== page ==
Moving on to governance issues, another noted that “It would really help Africa to have peaceful change of government, with reasonable term limits at that. Many African conflicts start with the failure to change from one regime to another without the leaders at stake getting at each other’s throats. An end to this promises more peace for our continent due to the phasing out of post-election violence like the one that went on in Kenya in 2007”. And indeed, electoral democracy and regime changes pose a great deal of challenges all over Africa and if we could find a way of solving this amicably, we can have a bright future.

“…it is really vital to advance momentum towards a healthy Africa because socially it has been all alone subjected to health fortunes with diseases like AIDS which was designed from United States of America with an intention of reducing the African population. With momentum towards the health sector, Africa shall be in position to fight other social inconveniences”. Even if cluttered with a conspiracy theory towards the USA, I believe that the issue of health is important to Africa and carrying out reforms herein will help us a long way into the future.

Another student includes another issue on her dream list, “Pan-Africanism; this concept may sound out-dated and awfully reminiscent of our primary school history lessons, but it is actually needed. It is about time we fell in love with the idea of a unified Africa: a common currency, common market, strong regional blocs (which unite to form one unshakeable entity), and a supreme government, along with exalting of the good points of African culture like the sense of community, and African music, instead of shying away from it”.

Discussing youth and employment opportunities, one student stated “In comparison to the ongoing employment levels, the International Labour Organisation (ILO) reports that up to 82% of African workers are poor. 70% of Africa’s youth live on less than US$2 per day internationally defined as poverty threshold. More than 60% of the youth in the republic of Congo, Ethiopia, Ghana, Malawi, Mali, Rwanda, Senegal and Uganda are either self employed or contributing to family work. I envision an Africa were retirement age is respected so that the youths, newly graduates with fresh minds and brilliant ideas can get chance to not only implement them but also to find employment”. As I always say, entrepreneurship is one of the premises through which this challenge can be addressed.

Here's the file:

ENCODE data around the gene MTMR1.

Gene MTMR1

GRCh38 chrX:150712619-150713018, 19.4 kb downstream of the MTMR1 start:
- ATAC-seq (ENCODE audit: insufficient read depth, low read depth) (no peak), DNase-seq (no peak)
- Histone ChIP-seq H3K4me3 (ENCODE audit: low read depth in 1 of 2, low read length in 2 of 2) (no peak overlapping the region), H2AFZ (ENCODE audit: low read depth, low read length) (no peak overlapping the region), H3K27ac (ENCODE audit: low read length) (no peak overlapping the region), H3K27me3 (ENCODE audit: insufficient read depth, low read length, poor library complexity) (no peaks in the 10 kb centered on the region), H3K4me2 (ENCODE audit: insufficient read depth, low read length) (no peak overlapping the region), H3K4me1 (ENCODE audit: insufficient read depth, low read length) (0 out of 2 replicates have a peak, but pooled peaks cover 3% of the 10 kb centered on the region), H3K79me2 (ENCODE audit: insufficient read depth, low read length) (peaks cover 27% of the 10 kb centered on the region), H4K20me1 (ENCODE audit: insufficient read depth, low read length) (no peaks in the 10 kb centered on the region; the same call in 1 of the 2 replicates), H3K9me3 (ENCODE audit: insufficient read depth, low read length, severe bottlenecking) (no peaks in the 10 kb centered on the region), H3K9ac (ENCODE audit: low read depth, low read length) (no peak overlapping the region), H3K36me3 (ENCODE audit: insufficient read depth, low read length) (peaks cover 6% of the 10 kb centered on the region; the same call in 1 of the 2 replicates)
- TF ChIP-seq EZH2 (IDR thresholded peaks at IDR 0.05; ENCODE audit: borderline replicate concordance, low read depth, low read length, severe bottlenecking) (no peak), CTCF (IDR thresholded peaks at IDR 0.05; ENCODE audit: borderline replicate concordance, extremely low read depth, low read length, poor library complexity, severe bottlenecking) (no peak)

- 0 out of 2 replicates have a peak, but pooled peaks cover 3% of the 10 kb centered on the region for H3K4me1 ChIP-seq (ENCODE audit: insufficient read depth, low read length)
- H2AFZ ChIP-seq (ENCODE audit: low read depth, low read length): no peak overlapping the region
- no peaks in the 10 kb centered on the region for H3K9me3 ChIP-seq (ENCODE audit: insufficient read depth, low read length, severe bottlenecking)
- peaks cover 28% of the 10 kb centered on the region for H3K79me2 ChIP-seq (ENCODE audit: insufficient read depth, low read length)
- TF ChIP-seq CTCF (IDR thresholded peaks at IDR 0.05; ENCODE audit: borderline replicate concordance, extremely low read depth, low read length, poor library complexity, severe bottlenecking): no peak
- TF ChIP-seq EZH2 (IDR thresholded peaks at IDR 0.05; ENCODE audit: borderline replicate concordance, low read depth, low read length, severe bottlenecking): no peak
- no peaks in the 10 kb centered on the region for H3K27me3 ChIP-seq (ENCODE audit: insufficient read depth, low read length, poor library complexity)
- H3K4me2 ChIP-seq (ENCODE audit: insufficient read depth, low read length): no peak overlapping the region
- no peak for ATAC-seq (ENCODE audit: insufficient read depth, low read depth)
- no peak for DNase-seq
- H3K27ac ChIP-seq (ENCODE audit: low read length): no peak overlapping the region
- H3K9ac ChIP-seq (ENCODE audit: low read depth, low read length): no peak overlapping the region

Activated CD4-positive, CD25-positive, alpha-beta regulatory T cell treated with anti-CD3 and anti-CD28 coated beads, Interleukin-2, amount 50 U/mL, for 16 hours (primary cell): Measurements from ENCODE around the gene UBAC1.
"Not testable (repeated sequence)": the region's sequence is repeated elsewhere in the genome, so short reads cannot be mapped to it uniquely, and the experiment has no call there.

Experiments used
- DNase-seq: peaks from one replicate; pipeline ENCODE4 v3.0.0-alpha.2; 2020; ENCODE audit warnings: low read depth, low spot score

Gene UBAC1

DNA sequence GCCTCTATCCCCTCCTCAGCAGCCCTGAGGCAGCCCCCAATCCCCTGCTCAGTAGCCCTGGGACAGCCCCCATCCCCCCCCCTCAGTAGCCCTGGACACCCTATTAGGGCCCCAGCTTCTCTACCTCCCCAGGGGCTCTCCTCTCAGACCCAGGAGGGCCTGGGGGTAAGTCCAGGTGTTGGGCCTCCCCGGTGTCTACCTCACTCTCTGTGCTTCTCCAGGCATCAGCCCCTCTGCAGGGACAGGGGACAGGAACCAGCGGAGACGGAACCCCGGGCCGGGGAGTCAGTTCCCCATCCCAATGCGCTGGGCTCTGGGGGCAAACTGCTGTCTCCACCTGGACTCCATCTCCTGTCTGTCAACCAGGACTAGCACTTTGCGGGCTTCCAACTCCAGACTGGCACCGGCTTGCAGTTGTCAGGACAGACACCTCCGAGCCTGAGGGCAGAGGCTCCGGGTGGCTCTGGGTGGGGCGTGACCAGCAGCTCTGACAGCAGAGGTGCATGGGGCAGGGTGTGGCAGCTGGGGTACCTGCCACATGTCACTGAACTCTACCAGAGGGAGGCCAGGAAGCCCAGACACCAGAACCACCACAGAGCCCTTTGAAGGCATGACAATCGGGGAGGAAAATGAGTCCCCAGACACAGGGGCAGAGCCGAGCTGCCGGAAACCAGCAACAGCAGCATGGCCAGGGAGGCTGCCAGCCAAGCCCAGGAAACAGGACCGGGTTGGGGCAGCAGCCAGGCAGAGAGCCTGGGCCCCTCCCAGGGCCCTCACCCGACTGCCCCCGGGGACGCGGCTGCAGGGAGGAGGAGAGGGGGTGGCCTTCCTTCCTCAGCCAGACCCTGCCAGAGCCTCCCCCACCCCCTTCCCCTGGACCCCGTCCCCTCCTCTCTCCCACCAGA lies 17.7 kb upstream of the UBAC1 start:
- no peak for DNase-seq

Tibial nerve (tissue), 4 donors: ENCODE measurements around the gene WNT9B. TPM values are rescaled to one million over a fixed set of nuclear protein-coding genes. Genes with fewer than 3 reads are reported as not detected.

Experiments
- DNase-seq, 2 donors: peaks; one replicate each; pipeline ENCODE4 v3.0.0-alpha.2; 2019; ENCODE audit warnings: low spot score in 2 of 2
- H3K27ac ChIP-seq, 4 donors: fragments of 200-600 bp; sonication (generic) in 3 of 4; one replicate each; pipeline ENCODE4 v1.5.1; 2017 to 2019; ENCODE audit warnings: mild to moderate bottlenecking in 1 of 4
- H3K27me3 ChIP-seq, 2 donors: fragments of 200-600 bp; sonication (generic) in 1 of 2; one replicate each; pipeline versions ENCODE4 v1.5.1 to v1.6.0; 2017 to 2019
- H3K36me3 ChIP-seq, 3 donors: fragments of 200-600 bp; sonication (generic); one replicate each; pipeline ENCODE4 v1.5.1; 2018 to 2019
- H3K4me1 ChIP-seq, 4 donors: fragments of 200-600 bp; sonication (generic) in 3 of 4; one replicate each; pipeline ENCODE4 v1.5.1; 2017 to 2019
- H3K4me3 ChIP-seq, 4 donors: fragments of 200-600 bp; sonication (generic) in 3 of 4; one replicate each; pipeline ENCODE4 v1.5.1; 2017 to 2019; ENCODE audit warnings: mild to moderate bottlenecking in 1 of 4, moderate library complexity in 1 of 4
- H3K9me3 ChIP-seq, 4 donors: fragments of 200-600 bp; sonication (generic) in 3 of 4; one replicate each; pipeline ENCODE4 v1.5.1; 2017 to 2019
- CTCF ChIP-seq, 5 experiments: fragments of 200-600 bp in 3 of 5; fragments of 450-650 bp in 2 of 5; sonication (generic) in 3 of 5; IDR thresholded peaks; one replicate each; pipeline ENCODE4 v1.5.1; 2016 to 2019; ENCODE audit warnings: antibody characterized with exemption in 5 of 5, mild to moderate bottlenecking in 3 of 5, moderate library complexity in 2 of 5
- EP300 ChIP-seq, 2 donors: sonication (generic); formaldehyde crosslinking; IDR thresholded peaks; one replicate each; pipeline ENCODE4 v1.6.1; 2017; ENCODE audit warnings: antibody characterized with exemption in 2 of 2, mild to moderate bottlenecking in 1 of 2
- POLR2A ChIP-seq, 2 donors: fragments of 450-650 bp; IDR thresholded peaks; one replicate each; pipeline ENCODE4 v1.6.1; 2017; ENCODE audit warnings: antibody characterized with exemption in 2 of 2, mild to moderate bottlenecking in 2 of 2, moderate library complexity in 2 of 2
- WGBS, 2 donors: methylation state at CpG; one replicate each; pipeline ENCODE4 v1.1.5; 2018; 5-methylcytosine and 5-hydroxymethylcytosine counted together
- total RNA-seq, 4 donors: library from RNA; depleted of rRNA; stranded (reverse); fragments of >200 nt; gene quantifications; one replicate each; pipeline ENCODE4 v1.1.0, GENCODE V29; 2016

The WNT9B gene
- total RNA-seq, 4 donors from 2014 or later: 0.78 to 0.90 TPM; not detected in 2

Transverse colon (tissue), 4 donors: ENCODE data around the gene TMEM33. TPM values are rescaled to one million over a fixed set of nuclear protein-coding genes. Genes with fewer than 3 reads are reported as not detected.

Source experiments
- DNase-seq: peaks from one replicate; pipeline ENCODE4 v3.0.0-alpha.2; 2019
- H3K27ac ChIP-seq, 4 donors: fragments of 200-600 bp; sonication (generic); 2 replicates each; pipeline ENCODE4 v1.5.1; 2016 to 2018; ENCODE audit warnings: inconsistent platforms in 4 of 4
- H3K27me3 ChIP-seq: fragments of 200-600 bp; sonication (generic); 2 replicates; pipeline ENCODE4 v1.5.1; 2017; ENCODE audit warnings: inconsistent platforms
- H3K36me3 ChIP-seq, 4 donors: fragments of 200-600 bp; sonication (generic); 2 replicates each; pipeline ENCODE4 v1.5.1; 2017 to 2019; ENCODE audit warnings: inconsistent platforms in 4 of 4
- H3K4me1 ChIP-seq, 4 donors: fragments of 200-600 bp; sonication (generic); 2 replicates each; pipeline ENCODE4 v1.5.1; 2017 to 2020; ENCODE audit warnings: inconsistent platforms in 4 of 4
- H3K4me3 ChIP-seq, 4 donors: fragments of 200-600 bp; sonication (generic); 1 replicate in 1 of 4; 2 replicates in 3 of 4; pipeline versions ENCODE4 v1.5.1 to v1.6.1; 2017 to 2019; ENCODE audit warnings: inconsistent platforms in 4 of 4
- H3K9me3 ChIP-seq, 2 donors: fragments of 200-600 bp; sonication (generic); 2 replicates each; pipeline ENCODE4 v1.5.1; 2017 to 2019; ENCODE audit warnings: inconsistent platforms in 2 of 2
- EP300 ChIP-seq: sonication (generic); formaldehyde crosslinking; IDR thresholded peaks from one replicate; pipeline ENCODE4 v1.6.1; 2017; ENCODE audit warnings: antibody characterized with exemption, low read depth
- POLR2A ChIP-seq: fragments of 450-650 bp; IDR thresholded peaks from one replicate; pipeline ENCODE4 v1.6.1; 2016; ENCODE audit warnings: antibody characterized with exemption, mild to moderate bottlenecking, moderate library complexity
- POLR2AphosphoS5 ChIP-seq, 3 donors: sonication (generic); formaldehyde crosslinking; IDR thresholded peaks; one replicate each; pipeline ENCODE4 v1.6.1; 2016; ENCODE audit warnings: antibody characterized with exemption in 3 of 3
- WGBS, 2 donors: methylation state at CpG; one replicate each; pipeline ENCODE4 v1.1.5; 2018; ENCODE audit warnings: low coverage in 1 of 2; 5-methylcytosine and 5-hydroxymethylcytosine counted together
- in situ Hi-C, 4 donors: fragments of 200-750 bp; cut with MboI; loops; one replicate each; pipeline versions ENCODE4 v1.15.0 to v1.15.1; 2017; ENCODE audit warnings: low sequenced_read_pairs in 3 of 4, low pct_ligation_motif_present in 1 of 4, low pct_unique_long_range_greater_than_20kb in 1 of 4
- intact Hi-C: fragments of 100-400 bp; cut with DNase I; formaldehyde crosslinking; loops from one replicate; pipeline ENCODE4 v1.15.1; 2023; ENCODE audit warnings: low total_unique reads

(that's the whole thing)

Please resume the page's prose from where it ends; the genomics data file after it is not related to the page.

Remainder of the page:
I am a great enthusiast in education and a critic of our education system in Africa, and this particular student captured this concern well “Education wise, in such a growing and resource rich continent, an aggressive education system to supplement the already existing formal education, producing a practically and not theoretically active labour force to cater for economic development by maximizing production would provide an ideal Africa”. It is encouraging to see that there is an increasing awareness within products and players in the education system that a lot needs to be done to refine it.

Africa may have so much to deal with in terms of challenges, however, the opportunities and prospects for growth are in plenty and hence the need for us to harness faith in our continent. With such young people coming to the scene, one can only be hopeful!